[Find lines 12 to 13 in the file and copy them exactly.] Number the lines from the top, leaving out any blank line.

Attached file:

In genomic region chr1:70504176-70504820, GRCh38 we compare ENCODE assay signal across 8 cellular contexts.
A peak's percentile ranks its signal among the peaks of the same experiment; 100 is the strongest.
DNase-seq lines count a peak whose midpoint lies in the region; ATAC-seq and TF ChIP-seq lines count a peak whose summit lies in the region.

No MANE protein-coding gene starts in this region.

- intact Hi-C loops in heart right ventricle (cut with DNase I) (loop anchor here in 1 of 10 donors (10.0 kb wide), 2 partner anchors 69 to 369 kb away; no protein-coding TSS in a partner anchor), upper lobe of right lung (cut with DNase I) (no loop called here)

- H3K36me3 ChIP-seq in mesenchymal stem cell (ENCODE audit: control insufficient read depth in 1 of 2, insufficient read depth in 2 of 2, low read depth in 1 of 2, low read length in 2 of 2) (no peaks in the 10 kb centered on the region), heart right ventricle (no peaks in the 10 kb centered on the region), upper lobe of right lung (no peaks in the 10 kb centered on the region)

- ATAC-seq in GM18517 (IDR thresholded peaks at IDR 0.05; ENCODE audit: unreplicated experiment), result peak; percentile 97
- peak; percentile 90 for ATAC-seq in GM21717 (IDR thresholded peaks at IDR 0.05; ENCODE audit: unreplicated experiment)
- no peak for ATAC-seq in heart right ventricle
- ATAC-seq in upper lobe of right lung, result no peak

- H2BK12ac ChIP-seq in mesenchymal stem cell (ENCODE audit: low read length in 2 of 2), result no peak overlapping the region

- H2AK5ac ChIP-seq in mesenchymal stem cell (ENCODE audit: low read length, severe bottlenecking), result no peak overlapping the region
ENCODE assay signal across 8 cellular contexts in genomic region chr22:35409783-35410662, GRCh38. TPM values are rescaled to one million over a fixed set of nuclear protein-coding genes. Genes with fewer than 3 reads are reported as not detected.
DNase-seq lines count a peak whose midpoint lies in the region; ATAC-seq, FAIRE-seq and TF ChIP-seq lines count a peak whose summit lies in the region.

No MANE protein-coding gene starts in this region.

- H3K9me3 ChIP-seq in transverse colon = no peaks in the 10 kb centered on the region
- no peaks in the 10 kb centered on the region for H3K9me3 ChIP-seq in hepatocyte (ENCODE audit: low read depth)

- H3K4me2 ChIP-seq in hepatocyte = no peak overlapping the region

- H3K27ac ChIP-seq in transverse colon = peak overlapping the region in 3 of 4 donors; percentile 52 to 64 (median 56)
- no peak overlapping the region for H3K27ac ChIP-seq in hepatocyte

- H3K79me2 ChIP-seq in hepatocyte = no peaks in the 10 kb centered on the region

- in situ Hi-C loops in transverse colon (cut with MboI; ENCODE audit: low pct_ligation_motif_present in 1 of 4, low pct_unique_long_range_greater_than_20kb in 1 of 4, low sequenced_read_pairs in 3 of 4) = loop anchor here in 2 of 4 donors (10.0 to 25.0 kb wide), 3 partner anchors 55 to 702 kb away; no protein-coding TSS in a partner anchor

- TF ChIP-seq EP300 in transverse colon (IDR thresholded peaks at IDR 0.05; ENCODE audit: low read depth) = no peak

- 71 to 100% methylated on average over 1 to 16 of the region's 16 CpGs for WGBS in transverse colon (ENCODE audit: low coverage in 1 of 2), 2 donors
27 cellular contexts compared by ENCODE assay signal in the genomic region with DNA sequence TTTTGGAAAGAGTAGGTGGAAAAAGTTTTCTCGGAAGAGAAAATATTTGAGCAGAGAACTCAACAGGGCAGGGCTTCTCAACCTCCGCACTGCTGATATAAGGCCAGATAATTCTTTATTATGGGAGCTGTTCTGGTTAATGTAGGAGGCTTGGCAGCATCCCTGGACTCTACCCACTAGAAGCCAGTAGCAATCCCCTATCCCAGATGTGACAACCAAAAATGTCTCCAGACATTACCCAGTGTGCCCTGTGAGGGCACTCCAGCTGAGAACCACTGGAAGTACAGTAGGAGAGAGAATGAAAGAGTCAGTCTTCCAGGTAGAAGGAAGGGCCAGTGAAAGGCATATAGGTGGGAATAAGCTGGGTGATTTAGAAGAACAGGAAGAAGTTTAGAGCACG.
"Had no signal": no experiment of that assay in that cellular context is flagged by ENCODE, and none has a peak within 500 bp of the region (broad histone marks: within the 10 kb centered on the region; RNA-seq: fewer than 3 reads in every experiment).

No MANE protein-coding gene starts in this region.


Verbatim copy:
- H2AK5ac ChIP-seq in mesenchymal stem cell (ENCODE audit: low read length, severe bottlenecking), result no peak overlapping the region
ENCODE assay signal across 8 cellular contexts in genomic region chr22:35409783-35410662, GRCh38. TPM values are rescaled to one million over a fixed set of nuclear protein-coding genes. Genes with fewer than 3 reads are reported as not detected.